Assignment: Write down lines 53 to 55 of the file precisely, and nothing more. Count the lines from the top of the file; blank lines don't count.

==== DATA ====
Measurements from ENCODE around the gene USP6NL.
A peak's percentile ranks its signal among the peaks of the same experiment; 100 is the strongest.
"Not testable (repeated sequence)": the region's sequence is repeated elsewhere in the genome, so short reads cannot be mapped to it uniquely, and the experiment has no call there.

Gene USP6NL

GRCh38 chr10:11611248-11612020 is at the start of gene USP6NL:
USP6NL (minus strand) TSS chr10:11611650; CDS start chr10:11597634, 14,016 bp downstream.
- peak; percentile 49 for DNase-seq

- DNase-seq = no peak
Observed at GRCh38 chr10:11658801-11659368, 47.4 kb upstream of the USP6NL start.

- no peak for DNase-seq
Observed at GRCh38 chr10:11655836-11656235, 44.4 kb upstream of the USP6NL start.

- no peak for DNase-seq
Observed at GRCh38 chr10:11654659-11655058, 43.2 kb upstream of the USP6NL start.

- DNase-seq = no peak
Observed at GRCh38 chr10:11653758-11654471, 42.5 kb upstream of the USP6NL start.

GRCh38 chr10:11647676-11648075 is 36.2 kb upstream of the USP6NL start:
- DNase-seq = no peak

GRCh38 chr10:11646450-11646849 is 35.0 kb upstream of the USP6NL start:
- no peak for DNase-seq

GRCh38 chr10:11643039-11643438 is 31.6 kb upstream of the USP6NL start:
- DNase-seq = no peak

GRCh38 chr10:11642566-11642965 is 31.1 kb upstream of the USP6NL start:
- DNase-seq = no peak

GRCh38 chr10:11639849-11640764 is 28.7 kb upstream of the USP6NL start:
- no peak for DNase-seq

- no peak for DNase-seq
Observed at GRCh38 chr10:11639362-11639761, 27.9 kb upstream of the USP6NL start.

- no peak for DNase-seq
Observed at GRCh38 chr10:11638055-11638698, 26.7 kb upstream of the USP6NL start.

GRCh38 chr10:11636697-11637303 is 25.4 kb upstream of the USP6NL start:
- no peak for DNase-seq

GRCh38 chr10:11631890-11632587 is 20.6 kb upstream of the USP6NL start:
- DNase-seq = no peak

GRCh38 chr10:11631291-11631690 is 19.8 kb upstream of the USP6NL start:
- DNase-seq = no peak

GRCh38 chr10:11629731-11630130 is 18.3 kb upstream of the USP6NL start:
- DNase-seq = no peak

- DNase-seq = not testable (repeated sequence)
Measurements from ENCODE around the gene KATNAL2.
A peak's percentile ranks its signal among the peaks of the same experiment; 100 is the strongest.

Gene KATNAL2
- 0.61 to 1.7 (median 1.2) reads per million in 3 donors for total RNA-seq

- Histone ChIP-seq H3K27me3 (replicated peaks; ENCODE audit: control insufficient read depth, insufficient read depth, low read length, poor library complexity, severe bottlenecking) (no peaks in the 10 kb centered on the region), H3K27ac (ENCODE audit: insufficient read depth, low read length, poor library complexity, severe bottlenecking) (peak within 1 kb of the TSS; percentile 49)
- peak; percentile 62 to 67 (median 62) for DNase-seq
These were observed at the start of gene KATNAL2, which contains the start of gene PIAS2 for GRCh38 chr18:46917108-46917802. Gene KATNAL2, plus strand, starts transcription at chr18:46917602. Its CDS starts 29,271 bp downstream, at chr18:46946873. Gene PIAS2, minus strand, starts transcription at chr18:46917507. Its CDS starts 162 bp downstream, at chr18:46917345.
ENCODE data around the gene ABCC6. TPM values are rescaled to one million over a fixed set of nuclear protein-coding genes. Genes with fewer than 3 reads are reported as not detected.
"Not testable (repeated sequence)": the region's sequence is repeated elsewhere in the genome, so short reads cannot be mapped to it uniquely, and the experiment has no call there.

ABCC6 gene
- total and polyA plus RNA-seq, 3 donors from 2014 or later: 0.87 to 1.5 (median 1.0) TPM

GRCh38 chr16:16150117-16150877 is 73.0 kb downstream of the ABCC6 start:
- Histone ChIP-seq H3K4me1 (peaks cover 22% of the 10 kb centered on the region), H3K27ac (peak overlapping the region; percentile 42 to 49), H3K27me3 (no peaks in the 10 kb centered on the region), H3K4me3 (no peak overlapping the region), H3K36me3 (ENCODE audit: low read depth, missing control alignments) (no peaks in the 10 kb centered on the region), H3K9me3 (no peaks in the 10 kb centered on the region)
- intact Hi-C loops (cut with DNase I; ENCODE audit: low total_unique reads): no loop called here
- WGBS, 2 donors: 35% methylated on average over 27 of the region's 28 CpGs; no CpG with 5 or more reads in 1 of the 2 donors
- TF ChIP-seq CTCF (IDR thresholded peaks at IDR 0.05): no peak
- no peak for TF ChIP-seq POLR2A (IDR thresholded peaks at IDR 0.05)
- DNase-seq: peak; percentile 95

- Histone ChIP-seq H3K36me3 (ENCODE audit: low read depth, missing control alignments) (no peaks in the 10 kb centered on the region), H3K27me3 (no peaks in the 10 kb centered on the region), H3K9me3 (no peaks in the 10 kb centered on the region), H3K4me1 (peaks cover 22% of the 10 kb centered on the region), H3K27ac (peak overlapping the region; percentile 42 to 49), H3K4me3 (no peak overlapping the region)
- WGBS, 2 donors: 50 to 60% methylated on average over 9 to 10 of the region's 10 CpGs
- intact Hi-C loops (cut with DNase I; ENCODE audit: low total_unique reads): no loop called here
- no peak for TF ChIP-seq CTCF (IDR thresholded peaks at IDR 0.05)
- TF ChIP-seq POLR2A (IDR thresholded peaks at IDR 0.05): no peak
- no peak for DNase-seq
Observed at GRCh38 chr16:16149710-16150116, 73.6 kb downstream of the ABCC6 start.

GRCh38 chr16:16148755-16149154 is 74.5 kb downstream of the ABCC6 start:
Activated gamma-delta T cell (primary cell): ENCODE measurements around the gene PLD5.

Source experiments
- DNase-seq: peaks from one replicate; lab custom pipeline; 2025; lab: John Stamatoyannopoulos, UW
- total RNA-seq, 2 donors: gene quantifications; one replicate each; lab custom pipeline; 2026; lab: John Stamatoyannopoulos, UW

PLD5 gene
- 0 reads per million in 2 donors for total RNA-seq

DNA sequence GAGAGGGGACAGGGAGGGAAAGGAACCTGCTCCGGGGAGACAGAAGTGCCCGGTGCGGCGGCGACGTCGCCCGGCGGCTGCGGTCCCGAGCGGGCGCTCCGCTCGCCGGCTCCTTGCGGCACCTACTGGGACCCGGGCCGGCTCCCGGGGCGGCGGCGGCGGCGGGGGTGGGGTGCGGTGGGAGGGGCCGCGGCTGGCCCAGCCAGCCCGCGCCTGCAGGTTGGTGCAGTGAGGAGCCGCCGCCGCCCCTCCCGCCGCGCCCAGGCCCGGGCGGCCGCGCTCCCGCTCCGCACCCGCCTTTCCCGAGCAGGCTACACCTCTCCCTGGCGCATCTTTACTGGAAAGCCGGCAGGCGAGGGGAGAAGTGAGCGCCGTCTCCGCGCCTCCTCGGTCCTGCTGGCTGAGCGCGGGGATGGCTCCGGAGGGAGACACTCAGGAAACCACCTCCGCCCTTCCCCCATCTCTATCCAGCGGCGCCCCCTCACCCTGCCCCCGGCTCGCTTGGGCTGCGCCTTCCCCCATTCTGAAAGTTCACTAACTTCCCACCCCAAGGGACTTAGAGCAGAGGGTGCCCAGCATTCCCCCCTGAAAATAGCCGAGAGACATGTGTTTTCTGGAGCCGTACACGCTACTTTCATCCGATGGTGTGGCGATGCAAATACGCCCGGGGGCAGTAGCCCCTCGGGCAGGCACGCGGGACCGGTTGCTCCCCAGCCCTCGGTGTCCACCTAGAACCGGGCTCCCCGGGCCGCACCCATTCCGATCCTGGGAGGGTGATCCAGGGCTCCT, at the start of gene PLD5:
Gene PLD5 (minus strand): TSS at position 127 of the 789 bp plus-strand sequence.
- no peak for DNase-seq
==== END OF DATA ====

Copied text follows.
- WGBS, 2 donors: 35% methylated on average over 27 of the region's 28 CpGs; no CpG with 5 or more reads in 1 of the 2 donors
- TF ChIP-seq CTCF (IDR thresholded peaks at IDR 0.05): no peak
- no peak for TF ChIP-seq POLR2A (IDR thresholded peaks at IDR 0.05)